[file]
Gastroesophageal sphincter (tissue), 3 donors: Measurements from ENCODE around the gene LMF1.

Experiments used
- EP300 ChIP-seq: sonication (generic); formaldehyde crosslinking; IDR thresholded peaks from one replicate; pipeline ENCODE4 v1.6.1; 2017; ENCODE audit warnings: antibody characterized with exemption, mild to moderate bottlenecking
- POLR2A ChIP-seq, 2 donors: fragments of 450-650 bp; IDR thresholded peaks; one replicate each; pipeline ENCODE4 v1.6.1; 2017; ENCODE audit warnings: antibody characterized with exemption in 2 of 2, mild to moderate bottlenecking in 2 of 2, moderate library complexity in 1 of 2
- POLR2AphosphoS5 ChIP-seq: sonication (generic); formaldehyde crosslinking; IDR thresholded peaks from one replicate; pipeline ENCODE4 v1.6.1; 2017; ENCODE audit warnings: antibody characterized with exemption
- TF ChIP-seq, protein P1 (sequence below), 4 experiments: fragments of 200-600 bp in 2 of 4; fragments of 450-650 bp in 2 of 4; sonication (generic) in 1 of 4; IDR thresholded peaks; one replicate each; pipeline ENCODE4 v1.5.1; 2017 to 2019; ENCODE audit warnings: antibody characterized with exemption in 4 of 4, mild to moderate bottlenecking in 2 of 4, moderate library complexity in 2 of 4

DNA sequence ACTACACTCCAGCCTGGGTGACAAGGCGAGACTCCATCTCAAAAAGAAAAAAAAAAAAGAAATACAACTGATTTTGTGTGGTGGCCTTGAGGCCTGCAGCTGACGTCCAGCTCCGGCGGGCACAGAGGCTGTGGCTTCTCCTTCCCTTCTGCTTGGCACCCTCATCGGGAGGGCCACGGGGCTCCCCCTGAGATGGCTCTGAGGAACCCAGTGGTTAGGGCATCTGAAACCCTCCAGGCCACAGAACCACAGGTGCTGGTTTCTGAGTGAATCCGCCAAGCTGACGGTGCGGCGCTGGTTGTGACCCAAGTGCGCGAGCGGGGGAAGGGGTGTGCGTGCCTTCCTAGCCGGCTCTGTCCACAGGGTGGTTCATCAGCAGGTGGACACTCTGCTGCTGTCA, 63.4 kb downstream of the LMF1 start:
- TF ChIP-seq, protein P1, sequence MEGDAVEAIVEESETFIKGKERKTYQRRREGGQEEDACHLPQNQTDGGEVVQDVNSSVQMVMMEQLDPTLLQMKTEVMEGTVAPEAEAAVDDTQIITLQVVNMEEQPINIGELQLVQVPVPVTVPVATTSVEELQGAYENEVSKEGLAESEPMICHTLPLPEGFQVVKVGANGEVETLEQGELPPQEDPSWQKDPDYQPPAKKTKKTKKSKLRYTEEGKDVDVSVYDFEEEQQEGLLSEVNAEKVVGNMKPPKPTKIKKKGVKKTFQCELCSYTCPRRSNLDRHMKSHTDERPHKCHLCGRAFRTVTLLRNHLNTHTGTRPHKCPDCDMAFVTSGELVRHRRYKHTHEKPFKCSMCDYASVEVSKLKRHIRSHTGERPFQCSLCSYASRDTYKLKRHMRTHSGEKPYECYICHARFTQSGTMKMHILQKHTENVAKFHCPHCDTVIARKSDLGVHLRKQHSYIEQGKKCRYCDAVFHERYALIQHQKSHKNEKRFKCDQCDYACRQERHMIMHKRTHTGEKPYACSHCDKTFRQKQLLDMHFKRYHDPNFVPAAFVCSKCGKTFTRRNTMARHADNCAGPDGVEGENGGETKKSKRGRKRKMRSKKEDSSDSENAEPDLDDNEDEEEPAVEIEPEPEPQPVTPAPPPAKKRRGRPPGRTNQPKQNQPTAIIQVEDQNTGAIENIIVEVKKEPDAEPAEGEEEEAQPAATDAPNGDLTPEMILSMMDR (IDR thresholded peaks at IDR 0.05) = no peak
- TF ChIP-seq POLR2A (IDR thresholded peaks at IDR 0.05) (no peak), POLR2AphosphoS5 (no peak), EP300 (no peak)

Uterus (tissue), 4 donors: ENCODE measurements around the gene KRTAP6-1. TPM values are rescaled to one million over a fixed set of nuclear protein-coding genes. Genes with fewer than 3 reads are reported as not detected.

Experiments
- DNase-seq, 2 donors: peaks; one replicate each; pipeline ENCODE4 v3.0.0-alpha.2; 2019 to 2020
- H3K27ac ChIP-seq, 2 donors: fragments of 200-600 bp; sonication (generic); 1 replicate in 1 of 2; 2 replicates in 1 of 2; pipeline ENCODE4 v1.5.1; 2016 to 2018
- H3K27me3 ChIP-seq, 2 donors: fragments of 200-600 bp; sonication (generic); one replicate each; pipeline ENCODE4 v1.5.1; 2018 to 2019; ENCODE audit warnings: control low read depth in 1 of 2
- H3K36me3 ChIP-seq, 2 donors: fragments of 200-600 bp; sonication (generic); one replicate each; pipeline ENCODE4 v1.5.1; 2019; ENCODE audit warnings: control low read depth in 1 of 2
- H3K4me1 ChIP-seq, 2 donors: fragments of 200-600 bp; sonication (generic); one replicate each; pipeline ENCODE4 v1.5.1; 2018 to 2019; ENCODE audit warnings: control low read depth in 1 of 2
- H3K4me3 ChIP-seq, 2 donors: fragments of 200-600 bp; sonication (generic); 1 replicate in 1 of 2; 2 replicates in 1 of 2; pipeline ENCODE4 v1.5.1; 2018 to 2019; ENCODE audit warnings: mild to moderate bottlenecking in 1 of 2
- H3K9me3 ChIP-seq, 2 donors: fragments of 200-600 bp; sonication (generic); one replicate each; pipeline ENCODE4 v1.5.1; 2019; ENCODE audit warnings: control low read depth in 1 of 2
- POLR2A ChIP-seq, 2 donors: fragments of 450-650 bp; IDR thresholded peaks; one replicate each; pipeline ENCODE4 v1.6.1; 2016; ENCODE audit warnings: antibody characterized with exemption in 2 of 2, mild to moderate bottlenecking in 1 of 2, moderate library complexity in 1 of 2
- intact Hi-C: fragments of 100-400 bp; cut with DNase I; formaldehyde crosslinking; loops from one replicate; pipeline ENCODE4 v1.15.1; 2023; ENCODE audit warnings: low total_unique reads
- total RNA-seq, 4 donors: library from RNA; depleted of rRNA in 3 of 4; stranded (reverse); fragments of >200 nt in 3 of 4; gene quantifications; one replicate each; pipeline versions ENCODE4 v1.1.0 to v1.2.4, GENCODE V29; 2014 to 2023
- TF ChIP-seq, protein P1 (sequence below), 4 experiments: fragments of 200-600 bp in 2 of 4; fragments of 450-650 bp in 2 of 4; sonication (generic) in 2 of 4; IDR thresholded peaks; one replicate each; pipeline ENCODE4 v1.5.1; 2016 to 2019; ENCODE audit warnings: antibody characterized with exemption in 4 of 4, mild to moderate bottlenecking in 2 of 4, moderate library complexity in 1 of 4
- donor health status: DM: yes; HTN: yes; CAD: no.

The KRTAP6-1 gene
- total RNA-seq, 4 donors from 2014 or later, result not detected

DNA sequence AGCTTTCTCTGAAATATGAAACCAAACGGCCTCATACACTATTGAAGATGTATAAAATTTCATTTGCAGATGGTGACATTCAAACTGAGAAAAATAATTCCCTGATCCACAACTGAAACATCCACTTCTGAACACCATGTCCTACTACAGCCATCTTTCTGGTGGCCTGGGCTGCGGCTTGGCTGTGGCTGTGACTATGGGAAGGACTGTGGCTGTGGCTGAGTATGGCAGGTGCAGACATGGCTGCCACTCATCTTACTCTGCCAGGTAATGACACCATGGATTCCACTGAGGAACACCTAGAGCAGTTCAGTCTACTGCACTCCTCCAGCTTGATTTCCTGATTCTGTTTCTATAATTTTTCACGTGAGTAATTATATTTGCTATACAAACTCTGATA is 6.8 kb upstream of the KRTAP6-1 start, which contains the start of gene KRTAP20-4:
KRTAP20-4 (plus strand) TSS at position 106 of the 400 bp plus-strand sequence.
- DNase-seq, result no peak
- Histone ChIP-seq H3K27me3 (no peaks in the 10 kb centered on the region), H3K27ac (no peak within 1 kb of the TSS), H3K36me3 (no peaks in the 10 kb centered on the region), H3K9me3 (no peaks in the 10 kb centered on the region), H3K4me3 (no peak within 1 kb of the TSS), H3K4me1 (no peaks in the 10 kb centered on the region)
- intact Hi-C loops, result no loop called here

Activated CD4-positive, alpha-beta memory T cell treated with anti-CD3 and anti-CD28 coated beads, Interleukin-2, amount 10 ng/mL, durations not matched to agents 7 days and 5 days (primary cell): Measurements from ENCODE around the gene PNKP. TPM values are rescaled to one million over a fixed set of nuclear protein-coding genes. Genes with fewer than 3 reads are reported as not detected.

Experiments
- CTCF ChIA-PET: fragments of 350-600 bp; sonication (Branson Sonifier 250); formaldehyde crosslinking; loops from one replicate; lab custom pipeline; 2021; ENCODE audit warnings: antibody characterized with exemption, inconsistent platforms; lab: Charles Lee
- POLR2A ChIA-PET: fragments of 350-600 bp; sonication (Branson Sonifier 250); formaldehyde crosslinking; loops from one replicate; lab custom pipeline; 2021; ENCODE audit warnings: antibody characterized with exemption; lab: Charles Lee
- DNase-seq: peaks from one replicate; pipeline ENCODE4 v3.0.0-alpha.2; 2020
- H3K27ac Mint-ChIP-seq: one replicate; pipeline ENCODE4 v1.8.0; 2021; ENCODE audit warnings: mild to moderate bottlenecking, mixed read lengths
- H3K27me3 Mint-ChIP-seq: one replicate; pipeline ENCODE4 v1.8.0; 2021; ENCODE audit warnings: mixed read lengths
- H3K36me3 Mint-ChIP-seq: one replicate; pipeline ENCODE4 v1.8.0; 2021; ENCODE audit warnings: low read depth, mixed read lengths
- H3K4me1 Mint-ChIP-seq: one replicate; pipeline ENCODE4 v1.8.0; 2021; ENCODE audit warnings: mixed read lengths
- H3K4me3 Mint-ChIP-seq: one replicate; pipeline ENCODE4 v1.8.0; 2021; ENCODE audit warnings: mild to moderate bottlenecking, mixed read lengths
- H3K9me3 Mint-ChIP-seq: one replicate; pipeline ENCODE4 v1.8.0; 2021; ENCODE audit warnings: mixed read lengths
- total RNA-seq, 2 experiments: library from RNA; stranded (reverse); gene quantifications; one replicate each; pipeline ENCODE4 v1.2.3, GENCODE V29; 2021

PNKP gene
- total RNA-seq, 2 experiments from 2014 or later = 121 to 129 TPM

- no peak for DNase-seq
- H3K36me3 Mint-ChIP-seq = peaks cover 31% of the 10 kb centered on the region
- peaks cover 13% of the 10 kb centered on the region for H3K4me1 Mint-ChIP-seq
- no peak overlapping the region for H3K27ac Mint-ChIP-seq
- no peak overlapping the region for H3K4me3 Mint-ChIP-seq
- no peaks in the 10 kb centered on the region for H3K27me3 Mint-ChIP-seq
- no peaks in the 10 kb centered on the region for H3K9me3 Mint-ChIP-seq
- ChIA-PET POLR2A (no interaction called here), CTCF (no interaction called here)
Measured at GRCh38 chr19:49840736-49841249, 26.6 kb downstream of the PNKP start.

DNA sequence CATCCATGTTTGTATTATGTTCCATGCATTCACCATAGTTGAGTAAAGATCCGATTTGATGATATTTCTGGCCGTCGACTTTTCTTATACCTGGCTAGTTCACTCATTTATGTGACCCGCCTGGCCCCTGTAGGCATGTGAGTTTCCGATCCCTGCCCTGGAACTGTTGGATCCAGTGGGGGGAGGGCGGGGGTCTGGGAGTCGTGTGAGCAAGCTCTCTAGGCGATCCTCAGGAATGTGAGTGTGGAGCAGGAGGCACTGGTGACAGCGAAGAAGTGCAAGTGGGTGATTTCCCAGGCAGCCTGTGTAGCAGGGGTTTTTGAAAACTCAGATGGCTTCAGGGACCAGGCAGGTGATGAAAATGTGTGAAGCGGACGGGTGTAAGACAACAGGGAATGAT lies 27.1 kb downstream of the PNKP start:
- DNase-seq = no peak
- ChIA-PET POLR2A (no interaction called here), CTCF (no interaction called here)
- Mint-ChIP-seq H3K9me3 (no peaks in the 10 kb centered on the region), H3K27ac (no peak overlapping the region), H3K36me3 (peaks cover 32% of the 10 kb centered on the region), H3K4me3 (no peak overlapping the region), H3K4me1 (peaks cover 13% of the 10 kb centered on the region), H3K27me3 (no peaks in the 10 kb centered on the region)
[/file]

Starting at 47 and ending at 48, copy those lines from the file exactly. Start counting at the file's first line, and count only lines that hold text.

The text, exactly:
- peaks cover 13% of the 10 kb centered on the region for H3K4me1 Mint-ChIP-seq
- no peak overlapping the region for H3K27ac Mint-ChIP-seq